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Defense Grid 2 review

Grate expectations

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Among the first tower defence games  on current-gen consoles, Defense Grid 2 is – by default – one of the best available. Xbox One and PlayStation 4 owners with an itch for stewarding monoliths can expect a suitably robust, if unspectacular, offering that does well in balancing challenge and approachability. Compared to the relative wealth of options on PC, however, DG2 sits in the middle of the pack, lacking both the visuals and variety of the genre’s best.

Which isn’t to say that Defense Grid 2 is short on depth, necessarily. Throughout the game’s twenty campaign missions you’ll utilise up to ten different types of turret, each with its own speciality as you fend off waves of attacking aliens, tasked with stealing the glowing crystalline cores you keep at home base.

Aliens travel at different speeds and boast different strengths (stealth, increased durability, etc.) and picking a balanced assortment of defences is crucial. Equally, choosing the best placements from the vacant grid slots available is key. Some stages are a matter of exposing foes to as much damage as possible; others allow you to directly influence their path, slowing alien progress and affording you more build time.

Turrets can be upgraded during battle, too, and you’re allowed limited use of special weapons with lengthy cooldowns. Your freedom to build is dictated by an autonomous resource counter, ticking up slowly as time passes, and boosted occasionally by clearing waves efficiently. Defense Grid 2 challenges you with calculating the cost of structures and upgrades and making the most of the currency at hand.

To its credit, there’s a subtle depth to DG2 that isn’t always obvious. Planting any old turret down can sometimes do the job, but even slight strategic tweaks can often reap hefty rewards.

For all the architectural intricacies and mathematical ramifications, Defense Grid 2 is actually rather well suited to consoles. You put turrets in predefined spaces by pressing a face-button while looking around with the analogue stick. There’s tertiary functions like speeding up time or special weapons but DG2 is essentially a two-button game.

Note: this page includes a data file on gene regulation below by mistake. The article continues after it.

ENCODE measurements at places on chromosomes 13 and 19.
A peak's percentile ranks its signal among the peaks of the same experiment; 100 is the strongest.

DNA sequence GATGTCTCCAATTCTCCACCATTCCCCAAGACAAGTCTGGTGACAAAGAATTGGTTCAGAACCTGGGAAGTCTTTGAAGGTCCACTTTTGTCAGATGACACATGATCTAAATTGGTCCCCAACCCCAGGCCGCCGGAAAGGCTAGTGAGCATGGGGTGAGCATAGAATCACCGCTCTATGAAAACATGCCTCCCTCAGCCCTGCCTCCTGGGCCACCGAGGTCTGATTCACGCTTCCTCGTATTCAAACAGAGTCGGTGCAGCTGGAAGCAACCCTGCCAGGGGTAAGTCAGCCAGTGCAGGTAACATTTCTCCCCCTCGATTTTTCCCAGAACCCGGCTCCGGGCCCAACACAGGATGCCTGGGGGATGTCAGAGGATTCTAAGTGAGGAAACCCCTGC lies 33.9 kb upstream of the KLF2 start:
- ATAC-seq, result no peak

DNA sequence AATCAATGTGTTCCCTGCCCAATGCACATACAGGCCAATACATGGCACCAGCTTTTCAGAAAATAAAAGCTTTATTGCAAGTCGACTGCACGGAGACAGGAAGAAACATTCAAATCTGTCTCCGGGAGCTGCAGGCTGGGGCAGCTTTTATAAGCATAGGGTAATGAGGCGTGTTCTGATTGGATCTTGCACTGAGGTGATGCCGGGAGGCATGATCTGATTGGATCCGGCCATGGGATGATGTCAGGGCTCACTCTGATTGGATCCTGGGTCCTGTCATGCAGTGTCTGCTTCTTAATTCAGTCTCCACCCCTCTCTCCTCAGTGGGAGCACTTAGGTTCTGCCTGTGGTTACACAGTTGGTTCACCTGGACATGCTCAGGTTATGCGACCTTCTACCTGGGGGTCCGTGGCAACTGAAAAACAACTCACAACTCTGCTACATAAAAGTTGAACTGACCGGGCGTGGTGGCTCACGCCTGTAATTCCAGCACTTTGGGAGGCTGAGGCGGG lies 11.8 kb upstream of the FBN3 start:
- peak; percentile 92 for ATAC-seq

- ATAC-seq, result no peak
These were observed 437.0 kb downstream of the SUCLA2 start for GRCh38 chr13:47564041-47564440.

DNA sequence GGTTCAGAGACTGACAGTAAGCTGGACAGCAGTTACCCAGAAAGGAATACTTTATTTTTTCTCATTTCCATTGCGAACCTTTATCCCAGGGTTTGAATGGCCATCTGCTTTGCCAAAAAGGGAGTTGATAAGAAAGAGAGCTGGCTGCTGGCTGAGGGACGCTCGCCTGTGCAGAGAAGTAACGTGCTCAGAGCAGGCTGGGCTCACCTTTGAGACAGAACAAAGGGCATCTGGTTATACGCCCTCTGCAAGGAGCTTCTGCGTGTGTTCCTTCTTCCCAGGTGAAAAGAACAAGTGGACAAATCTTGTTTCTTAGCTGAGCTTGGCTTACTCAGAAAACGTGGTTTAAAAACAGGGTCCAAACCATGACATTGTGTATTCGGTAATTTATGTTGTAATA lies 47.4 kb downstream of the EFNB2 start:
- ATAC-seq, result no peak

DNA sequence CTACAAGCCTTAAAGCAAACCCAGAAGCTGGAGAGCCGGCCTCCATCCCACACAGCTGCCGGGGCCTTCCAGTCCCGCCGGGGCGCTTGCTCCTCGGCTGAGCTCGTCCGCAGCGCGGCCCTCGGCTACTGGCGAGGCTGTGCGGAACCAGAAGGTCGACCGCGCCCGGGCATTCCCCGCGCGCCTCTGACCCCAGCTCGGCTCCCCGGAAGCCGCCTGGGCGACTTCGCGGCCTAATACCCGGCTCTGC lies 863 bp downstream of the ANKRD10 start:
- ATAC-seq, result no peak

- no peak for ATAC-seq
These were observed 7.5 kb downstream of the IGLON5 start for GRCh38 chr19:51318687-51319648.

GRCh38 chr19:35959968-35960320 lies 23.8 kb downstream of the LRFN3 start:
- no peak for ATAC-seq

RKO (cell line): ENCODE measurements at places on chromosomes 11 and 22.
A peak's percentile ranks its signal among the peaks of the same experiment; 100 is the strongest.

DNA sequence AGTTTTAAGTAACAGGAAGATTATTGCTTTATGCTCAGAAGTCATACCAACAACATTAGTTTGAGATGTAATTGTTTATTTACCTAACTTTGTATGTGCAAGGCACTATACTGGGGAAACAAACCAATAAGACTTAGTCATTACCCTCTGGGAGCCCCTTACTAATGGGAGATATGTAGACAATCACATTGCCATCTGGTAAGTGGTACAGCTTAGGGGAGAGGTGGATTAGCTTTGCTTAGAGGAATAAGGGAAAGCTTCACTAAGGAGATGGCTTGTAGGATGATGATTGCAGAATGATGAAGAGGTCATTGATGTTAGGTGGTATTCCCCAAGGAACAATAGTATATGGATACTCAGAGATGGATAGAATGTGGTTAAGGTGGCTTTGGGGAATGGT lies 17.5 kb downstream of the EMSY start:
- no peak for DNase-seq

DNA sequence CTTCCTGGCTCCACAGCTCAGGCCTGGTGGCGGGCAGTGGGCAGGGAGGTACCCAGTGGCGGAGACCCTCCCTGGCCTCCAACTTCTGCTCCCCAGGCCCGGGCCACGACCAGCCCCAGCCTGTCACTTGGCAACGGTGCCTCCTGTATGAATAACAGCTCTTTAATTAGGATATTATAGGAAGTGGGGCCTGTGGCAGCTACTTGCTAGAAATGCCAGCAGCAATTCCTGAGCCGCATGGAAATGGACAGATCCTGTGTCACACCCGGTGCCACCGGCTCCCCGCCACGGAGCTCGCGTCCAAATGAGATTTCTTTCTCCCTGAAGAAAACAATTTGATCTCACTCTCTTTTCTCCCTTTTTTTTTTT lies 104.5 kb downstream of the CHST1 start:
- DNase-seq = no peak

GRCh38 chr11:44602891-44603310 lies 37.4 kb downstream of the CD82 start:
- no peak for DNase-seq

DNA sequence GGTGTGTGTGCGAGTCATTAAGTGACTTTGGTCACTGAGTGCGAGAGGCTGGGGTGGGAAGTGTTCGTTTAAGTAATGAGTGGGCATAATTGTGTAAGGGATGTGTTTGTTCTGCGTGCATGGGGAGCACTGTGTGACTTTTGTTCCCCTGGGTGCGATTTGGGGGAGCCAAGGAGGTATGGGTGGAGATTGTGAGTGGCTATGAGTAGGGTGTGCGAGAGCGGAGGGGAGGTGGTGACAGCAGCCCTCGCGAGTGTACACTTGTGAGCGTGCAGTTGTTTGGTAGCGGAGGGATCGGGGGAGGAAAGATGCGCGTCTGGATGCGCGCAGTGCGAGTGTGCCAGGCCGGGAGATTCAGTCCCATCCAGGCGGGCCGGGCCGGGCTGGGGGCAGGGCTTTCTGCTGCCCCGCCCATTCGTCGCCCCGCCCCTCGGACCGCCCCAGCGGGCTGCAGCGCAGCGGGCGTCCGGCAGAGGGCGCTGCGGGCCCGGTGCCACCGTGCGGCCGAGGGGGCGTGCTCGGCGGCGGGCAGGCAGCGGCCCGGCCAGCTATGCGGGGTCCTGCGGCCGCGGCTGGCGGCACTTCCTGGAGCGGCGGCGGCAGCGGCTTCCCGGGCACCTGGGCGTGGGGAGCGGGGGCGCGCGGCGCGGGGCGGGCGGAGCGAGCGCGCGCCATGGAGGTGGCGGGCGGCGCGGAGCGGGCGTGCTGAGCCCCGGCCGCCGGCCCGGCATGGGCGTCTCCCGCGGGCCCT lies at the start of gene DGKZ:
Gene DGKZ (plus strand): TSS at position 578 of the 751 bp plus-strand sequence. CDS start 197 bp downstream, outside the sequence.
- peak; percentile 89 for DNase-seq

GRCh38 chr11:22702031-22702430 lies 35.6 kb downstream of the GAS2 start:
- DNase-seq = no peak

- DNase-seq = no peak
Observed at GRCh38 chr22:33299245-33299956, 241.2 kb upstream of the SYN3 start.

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Of course, commanding stationary units helps, but nonetheless it’s perfectly approachable. While a mouse will always be the best way to navigate a drop-down menu, it’s commendable that DG2 avoids the trappings of so many other PC ports.

The cost, though, of such accessibility is that stage after stage feels much the same. For all the structural augments and different types of aliens, waiting for your resources to build and planting a unit isn’t all that inspiring. Less so again and again over twenty missions.

Tick, tick, tick, structure A. Tick, tick, tick, structure C. Tick, tick, tick, upgrade. Maps are different enough, but – in truth – involve the same process over and over. Of course, if you’re the type to strive for a gold medal on every stage, or someone who prefers the harder difficulties, then this problem subsides somewhat.

There are elements that freshen things up slightly. Survival mode offers a 100-wave version of any given level; tweaks to the core game include limited resources, weaker towers, limited tower selection and the like; and there’s competitive and cooperative multiplayer modes to try. Again, though, all of the above feels much like the core game. It’s variety, rather than content, that’s left wanting.

Presentation is equally average. Maps look different enough from one another, but each trades heavily in grey. Industrial machinery and advancing aliens churn out a miasma of unhealthy colour, but close-ups reveal a disappointing lack of character detail. There’s a jocular gaggle of AI characters designed to provide exposition, too. Their tone is such, though, that they succeed in making DG2‘s narrative easy to ignore.

As admirable as Defense Grid 2‘s better qualities are, there’s a blandness that permeates both its mechanics and presentation. As a serviceable tower defence game for new-gen consoles, it’s an acceptable – and not unenjoyable – option. As one of many in a crowded PC space, Defense Grid 2 is a game that struggles to stand out.

TheGamersHub Score
Reviewer: Leo McCloskey
+ Pros

+ Approachable yet challenging

+ Control translates to Xbox One well

+ Core game can be tweaked in interesting ways

- Cons

- Plain-looking environments

- Annoying V/O

- Forgettable narrative

- Replay value limited to high-score chasing

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